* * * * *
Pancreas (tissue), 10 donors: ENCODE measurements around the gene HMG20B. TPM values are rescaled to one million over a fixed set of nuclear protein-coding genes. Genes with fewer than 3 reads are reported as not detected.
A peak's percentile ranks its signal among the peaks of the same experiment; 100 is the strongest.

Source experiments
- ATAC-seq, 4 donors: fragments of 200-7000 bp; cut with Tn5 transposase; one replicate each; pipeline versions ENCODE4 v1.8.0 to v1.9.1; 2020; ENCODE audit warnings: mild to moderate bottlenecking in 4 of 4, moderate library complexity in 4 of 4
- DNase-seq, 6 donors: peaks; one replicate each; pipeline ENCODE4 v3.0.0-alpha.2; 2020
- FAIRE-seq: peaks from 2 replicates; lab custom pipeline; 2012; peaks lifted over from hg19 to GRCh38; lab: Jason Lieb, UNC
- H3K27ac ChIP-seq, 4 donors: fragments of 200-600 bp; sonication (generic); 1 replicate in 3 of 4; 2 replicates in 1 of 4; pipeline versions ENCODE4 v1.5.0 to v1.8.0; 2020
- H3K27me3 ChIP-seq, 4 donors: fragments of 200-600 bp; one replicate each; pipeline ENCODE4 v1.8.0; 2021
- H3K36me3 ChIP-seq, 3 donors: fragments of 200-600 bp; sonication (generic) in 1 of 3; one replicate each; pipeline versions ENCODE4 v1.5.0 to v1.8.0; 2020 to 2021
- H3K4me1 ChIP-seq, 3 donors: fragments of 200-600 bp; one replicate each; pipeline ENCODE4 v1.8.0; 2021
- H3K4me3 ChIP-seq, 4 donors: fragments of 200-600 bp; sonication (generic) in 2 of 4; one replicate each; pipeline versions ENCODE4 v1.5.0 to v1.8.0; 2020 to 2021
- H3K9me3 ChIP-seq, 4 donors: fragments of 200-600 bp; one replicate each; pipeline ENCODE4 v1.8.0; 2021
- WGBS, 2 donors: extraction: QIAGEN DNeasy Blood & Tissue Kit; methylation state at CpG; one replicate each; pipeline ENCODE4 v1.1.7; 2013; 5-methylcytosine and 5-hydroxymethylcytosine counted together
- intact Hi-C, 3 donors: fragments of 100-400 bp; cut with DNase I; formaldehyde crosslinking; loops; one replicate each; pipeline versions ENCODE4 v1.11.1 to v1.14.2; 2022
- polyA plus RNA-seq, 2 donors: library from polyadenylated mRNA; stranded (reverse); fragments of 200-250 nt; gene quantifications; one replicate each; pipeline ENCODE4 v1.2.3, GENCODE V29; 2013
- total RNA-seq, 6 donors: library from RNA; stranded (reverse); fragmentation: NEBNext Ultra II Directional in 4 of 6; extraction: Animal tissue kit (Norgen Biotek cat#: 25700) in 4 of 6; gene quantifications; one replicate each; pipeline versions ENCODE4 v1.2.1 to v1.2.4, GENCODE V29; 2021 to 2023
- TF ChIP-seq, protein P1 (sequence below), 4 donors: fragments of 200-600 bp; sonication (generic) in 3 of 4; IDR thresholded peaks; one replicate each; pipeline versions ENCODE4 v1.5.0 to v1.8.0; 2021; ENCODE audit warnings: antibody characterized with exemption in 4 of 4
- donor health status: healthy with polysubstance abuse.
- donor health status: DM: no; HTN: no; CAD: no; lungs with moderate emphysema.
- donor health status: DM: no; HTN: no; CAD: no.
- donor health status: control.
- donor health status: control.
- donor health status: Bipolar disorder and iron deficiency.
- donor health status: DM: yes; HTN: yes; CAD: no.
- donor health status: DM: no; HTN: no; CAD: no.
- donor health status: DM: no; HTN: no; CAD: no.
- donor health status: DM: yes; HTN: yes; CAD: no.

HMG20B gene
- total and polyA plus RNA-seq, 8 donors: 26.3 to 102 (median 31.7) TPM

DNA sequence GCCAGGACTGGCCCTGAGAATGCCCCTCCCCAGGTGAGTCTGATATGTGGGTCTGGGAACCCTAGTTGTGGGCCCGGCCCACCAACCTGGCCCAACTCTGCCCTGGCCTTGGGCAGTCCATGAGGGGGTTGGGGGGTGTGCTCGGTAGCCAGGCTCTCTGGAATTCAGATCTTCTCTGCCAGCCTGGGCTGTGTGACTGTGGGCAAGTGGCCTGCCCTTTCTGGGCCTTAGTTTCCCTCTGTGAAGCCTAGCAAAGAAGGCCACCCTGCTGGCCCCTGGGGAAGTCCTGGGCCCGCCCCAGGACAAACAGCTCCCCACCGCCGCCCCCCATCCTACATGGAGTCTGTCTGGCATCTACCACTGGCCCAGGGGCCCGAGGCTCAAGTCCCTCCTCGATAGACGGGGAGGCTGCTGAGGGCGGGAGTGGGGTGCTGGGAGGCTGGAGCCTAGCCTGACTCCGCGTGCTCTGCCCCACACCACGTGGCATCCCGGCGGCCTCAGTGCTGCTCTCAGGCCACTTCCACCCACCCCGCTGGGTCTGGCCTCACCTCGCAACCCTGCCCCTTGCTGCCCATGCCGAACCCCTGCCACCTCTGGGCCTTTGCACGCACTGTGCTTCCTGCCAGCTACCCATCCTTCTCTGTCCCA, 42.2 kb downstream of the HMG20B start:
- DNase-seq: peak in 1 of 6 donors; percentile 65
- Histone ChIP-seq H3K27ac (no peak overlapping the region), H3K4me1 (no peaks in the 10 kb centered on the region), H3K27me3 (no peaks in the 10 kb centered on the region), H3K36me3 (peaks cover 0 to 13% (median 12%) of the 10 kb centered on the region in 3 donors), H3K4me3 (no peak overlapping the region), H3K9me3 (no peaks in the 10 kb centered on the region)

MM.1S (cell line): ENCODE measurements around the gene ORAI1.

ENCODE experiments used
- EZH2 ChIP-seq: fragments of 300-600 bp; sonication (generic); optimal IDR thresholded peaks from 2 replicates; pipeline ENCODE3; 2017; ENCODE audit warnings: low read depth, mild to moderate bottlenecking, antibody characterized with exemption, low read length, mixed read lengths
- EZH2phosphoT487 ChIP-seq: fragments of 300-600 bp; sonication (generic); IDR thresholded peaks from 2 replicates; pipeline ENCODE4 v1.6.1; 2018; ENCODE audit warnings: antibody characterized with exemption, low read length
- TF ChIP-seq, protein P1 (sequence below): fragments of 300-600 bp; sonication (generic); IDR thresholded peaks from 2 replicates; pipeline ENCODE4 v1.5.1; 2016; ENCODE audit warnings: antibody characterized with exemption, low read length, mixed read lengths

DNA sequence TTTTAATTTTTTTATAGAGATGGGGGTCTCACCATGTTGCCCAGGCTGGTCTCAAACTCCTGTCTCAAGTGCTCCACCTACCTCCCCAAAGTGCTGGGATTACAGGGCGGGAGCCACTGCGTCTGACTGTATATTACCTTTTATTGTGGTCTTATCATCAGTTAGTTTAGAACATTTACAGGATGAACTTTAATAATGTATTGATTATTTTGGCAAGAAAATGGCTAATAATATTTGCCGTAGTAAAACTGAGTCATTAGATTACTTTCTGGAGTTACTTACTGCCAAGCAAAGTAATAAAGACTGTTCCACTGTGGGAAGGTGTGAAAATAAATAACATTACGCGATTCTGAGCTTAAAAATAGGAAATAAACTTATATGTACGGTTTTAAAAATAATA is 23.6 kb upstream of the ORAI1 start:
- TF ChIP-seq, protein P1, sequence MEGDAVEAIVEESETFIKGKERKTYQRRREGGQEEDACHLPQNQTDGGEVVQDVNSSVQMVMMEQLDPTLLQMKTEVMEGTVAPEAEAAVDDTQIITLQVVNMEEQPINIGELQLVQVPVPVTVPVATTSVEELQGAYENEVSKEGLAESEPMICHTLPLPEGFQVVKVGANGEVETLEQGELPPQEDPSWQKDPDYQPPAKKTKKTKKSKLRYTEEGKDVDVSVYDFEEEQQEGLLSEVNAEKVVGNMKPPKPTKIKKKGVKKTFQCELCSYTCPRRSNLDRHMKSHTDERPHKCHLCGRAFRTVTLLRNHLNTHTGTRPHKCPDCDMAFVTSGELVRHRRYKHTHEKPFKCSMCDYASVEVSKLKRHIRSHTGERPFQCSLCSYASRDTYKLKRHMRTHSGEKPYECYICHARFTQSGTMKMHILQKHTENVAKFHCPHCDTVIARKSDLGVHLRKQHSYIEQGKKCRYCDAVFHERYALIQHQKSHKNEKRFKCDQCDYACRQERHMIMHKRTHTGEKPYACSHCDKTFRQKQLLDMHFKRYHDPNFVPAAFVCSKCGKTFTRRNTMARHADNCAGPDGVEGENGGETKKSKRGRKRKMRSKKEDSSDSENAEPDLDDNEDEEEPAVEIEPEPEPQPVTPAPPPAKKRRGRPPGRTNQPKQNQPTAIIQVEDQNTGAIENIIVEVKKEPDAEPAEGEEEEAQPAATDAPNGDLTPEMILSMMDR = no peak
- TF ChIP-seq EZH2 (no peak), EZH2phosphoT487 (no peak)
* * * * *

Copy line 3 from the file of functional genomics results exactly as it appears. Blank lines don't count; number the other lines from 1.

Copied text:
Source experiments